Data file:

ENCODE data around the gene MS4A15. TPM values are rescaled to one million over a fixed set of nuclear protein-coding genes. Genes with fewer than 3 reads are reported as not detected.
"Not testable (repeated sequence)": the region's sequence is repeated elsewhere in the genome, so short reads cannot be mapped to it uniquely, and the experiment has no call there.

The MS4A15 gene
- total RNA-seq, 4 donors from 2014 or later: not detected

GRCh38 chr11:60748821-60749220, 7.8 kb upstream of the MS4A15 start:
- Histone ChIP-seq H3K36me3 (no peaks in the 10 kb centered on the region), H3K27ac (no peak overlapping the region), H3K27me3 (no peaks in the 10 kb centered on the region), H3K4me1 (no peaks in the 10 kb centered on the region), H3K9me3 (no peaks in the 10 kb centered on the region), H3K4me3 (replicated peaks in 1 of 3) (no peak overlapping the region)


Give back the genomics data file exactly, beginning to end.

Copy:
ENCODE data around the gene MS4A15. TPM values are rescaled to one million over a fixed set of nuclear protein-coding genes. Genes with fewer than 3 reads are reported as not detected.
"Not testable (repeated sequence)": the region's sequence is repeated elsewhere in the genome, so short reads cannot be mapped to it uniquely, and the experiment has no call there.

The MS4A15 gene
- total RNA-seq, 4 donors from 2014 or later: not detected

GRCh38 chr11:60748821-60749220, 7.8 kb upstream of the MS4A15 start:
- Histone ChIP-seq H3K36me3 (no peaks in the 10 kb centered on the region), H3K27ac (no peak overlapping the region), H3K27me3 (no peaks in the 10 kb centered on the region), H3K4me1 (no peaks in the 10 kb centered on the region), H3K9me3 (no peaks in the 10 kb centered on the region), H3K4me3 (replicated peaks in 1 of 3) (no peak overlapping the region)